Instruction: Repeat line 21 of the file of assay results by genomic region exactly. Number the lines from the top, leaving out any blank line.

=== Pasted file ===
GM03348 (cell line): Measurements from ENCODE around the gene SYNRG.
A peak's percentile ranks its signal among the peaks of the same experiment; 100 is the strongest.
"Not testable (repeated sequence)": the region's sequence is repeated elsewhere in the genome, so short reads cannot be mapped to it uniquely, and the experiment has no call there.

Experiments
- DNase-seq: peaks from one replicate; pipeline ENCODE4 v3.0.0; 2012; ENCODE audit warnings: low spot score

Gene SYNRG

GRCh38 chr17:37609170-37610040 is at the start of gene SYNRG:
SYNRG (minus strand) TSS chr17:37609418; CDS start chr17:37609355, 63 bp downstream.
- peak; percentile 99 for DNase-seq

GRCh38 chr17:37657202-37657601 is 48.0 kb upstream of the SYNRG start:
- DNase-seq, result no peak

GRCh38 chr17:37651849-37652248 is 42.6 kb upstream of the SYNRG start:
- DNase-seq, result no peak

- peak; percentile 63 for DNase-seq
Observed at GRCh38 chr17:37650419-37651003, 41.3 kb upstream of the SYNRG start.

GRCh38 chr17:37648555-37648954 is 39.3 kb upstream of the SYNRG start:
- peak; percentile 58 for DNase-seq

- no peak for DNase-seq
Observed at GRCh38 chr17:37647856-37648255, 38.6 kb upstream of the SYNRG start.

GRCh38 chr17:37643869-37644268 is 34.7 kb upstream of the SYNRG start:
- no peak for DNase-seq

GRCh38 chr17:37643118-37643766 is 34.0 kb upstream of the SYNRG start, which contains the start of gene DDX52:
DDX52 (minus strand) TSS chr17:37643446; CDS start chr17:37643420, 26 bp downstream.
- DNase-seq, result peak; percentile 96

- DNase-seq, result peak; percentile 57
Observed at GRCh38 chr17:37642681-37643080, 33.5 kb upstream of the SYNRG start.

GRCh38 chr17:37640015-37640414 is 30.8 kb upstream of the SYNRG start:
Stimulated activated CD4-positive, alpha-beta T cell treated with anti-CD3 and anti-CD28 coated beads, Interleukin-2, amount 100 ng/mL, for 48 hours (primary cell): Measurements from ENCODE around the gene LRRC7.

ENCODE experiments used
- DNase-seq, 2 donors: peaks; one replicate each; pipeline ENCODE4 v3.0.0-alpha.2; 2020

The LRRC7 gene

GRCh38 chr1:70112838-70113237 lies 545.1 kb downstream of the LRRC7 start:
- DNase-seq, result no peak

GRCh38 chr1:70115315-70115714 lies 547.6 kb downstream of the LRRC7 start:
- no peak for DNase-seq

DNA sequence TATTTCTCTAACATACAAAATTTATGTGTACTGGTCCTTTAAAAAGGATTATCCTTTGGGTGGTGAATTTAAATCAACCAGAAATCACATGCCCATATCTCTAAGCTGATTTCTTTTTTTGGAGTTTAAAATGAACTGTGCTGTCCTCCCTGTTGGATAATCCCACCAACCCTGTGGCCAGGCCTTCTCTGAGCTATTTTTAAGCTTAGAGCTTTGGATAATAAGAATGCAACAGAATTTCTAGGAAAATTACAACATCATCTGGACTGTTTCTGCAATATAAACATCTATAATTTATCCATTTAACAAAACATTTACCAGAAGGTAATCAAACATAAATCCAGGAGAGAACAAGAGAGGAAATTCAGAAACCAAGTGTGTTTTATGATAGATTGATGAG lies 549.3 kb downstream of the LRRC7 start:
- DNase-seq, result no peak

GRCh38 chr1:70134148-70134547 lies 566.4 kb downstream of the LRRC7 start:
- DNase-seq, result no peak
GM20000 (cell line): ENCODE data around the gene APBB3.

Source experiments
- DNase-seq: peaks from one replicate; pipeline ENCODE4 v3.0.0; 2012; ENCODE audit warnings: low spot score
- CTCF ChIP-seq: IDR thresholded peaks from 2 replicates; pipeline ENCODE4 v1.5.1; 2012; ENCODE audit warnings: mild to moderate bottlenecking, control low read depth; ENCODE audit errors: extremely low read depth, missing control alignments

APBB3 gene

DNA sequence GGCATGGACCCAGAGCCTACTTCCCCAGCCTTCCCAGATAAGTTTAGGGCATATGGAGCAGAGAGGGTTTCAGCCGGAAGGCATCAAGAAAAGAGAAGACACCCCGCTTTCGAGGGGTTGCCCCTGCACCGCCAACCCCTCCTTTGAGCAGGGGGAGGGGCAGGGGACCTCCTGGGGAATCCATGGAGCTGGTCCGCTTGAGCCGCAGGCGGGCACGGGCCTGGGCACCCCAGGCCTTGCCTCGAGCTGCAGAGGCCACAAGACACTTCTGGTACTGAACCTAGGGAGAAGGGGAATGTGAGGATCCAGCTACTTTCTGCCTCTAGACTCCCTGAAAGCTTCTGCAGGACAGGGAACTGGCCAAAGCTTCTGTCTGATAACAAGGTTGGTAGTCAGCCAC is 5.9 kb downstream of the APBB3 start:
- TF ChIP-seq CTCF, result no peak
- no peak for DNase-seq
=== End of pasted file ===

- no peak for DNase-seq